Foot & Ankle Treatments
At London Bridge Hospital Outpatients our Orthopaedic Services provide access to diagnostics, consultation and treatment for a variety of conditions that affect the foot and ankle.
These conditions can impede a patient’s ability to walk and cause on-going pain and discomfort. We offer a number of treatments depending on the location and severity of a condition. This includes:
- Achilles Tendon Rupture Repair
- Ankle Arthritis
- Ankle Arthroscopy
- Bunion Surgery
- Cheilectomy for Big Toe Arthritis
- Fusion for Big Toe Arthritis
- Lateral Ligament Reconstruction
- Morton's Neuroma
Achilles tendon rupture repair
This is a condition that typically occurs in physical activities where there is a sudden push off, such as basketball, squash, or badminton. It can be managed either with plaster or surgery, if necessary, with healing times being the same for both. Surgery entails bringing the separated tendon ends together and then resting in a plaster, then a special boot, while the tendon heals. Surgical repair is often linked with a lower chance of re-rupture.
Mild cases of ankle arthritis can be managed by clearing debris and bone spurs from the ankle, using ankle arthroscopy. If there is no good cartilage left then the most proven form of treatment is an ankle fusion procedure. To find out more about ankle fusion and the other treatments we can provide, please visit our ankle arthritis page.
This is keyhole surgery done through a number of small incisions. It allows surgeons to use a small camera to look at problems that may not have shown up on an X-ray or scan. Special small instruments are used to treat the problem once it is identified. For some, arthroscopy means a speedier recovery, less scarring, and fewer complications than open surgery. An ankle arthroscopy is performed for pain, clicking, or if there is a build-up of excessive scar tissue and bone spurs at the front of the ankle, which can cause pain and restrict movement. Patients have a short anaesthetic and usually go home on the same day with crutches, resuming normal activities within three to six weeks.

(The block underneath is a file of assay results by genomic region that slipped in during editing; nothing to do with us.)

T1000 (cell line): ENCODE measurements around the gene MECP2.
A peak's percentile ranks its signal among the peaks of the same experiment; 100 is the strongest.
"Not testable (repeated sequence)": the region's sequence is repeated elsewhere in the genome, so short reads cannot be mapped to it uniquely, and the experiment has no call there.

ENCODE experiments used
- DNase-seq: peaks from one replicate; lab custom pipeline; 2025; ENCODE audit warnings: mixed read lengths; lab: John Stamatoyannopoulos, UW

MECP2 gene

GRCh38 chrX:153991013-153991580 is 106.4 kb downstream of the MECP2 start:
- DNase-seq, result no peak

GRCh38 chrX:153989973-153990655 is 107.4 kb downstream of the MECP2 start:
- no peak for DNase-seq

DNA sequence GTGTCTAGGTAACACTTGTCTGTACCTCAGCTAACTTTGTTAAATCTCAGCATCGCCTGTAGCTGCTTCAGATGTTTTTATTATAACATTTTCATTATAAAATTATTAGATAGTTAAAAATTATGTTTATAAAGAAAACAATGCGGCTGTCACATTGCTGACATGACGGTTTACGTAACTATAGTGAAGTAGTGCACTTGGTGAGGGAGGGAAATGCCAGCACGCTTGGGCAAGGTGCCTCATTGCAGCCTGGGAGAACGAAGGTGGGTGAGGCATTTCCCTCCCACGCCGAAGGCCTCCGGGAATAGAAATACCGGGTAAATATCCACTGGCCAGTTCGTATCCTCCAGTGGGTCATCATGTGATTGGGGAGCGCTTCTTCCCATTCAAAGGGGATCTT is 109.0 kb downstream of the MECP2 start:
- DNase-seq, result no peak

Bunions come in all shapes and sizes causing a significant variation in symptoms. If a bunion does not cause pain or crowd the second toe on the foot, surgery is generally not necessary. If surgery is required, the technique varies with the degree of deformity. To learn more about the types of bunion surgery provided at London Bridge Hospital Outpatients, visit our bunion surgery page.
Cheilectomy for big toe arthritis
Arthritis of the big toe can cause a patient pain, which gets worse with motion, stiffness, or bony hard lumps on the top of the toe. This can get sore when the patient’s shoe rubs on them. The initial treatment comprises of anti-inflammatory medication and more suitable footwear (with extra width and stiffer soles). Surgery is suggested for patients who have persistent symptoms. Cheilectomy is performed in milder cases and entails shaving the spur that forms on top of the joint. This eliminates pressure and often improves joint motion. Patients should be able to walk straight after the surgery.
Fusion for big toe arthritis